Over the past two years I’ve heard many Jews both in America and elsewhere throwing their hands up and wondering aloud why Jeremy Corbyn, a politician that seems to have pyramids of skeletons to hide, seems almost untouchable and could be on track to be the next prime minister of the United Kingdom. In frustration they cite his long record of support for terror groups in both the Middle East and Ireland, anti-Jewish or anti-Israeli statements and his affiliations with other UK Labour figures with similar if not more extreme views on Jews or Israel like Momentum movement vice-chair Jackie Walker. A rock star to the global left and at once the bogeyman of his nation’s Jewish community, he had the UK Labour Party now sitting at between 38% and 41% in recent polls, just edging out the ruling Tories. Later as the impending Brexit decision has split the Labour faithful their numbers have plunged. Some say that his popularity has crested now that he is forced to give a coherent policy position on Brexit, which he no longer can do without alienating millions of young ruddy cheeked Corbynistas.
In this continuation from Part I, we will examine why the Labour Party moved away from the pragmatism of the Blair and Brown governments to the radicalism of today.
The Lean Period
Tony Blair addresses a 1997 conference as Leader of the Opposition for Labour. In this speech he committed the party to several policies that were anathema to Labour’s base such as privatization of state industries and tighter cooperation with the European Union (Associated Press)
But the Blair years would become a time of suffering for Corbyn and other hard-left activists like Skinner, Scottish firebrand George Galloway and London Mayor Ken Livingstone. In 2003 the government stunned party supporters by joining in President George Bush’s Operation Iraqi Freedom. This was a breaking point for many of them and several of them joined the Stop the War Coalition and in Galloway’s case left Labour to help found the Respect Party. In retrospect, it is possible to say that Galloway and Respect were the prototype to the Corbyn-era Labour Party.
Until the Iraq War broke out, most of Labour’s dissident faction tread lightly in confronting the compromising nature of his leadership. In 2002 it was The Economist, a pro-business British weekly, that took him and Deputy PM John Prescott to task for simultaneously expressing solidarity with firefighters while negotiating against them during a strike in which they demanded a 40% pay raise. At the time, political scientist Steven Fielding of Nottingham University wrote about the worrying meaning of New Labour’s policies:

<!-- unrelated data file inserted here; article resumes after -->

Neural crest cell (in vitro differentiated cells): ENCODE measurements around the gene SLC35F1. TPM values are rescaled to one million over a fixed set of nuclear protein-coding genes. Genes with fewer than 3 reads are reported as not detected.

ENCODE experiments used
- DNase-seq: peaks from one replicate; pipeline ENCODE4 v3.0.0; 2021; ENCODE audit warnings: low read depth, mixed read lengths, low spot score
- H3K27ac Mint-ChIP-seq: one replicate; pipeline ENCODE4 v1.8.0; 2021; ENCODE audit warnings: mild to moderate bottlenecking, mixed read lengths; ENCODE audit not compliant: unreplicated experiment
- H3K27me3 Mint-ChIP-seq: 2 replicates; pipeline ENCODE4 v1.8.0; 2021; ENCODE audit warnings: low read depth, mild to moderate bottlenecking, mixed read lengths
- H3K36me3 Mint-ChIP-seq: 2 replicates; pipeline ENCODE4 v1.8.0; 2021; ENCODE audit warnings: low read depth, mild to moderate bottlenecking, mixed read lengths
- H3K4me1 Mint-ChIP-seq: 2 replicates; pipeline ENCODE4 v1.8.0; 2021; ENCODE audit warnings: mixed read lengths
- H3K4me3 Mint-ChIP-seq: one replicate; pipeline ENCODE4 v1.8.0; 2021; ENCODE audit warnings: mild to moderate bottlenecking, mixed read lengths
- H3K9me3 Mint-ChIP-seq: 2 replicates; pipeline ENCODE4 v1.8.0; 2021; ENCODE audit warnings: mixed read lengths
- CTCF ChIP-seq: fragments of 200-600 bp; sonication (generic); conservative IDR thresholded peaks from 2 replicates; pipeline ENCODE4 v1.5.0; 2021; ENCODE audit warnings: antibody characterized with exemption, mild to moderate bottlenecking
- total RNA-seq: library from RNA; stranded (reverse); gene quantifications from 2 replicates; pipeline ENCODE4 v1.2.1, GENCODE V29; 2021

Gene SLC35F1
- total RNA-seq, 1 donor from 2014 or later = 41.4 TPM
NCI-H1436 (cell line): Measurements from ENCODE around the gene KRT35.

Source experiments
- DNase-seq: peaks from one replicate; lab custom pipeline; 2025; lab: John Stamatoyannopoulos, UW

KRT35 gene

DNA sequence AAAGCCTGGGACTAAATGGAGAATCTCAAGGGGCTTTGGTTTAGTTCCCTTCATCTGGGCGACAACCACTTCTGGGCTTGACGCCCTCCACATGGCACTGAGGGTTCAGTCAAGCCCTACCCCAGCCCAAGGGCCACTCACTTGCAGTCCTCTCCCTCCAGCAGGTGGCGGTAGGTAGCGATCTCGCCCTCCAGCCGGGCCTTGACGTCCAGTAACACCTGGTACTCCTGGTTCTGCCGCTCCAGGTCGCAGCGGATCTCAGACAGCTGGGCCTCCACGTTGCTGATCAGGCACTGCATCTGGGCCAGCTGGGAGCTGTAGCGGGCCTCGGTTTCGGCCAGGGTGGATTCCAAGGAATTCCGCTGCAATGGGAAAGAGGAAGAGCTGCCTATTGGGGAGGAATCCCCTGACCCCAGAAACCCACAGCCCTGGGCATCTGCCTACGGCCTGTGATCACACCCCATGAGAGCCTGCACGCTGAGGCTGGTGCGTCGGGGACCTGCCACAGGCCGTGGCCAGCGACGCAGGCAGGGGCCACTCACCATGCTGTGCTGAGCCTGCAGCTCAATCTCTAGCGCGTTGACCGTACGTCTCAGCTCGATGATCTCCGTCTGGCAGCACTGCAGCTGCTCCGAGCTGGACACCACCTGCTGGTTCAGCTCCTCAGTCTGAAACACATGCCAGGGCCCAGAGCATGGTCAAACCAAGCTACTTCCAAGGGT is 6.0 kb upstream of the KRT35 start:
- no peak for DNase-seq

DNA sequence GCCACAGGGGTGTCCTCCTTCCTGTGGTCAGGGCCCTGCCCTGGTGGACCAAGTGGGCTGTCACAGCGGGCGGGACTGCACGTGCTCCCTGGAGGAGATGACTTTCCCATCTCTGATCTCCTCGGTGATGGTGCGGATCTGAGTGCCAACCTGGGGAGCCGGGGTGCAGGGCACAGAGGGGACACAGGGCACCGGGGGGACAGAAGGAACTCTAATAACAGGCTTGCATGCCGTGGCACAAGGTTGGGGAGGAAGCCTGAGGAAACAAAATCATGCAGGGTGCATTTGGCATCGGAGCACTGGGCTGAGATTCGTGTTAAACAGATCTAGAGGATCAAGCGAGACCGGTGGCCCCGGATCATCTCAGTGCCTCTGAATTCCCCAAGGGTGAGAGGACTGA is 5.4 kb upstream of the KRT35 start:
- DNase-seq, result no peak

“Thus, ‘New’ – in contrast to ‘Old’ – Labour was thought to have abandoned the trade unions in favour of big business; cast aside state intervention for the free market; and downgraded the pursuit of equality while promoting tax cuts for the wealthy.”
The “Third Way” politics of Blair was in reality a strategy of triangulation as practiced by former Bill Clinton spin doctor Dick Morris. Triangulation is the practice of campaigning for a left wing party while conceding to the policy demands of the right wing opponents. It was thanks to this tactic that Clinton won a thundering victory over Republican opponent Senator Bob Dole in 1996, but in order to do so he had to agree to a number of Republican demands such as Work for Welfare (1996) and the Defense of Marriage Act. Blair’s policies were economically, if not socially, consistent with Clinton’s and even provoked some of his grassroots critics to dub them “Blatcherism” as a dig at the similarities to Margaret Thatcher’s liberal anti-regulation economics of the 1980s.
The OTHER struggle within Labour
The class struggle cause of Labour remained an important element of the Respect Party as well as like-minded remnants within Labour. However, added to it was an increasing tendency to focus on a peripheral issue: The geopolitical conflicts in the Middle East and more specifically the Israeli-Palestinian conflict. Galloway in particular has married his political fortunes to the regimes of Iraq, Libya, and Iran that have literally nothing in common apart from their confrontational policies against Israel. For example in the video above from Channel 4 Galloway harps on the issue of Zionist “cooperation” with Nazi Germany in the 1930s. This accusation omits the important detail that Zionist diplomats engaged with Germany during that period not in furtherance of Germany’s goals, but in the hopes of facilitating the exit of German Jews to the British Mandate of Palestine and away from persecution under the new Nuremberg Laws. This agreement, known as Ha’Avara (Passage) effectively liquidated the assets of those citizens and transferred them to the Anglo-Palestine Bank. This scheme was by no means popular among the broader Zionist movement of the time, and the Jewish Agency negotiator of the agreement Haim Arlozorov was murdered in 1933 under disputed circumstances.
To listen to the accusations of Galloway and Livingstone one would be led to believe that Zionism was complicit in the German invasions of neighbours like France and Denmark rather than understanding the nuance that in 1933 there were Jewish Zionists that saw the peril of the new Nazi government and attempted to broker a solution that was save some or all of its Jewish citizens. In their mind there is no anti-Jewish malice in their remarks about Zionism, just as there is none when they claim it is the Israel lobby that got Britain into the Iraq War. In 2010 Mehdi Hassan, then writing in The New Statesman, the most damning part of the Chilcot Inquiry against Blair was testimony that he gave claiming that discussions behind closed doors with Israelis were crucial to the decision to join the Iraq War effort. Hassan’s insinuations about the Israelis compelling the UK and US into the Iraq War cannot be conclusively proven, but they follow the pattern of his and other left-leaning journalists in promoting Israel as the great conductor of a worldwide war machine.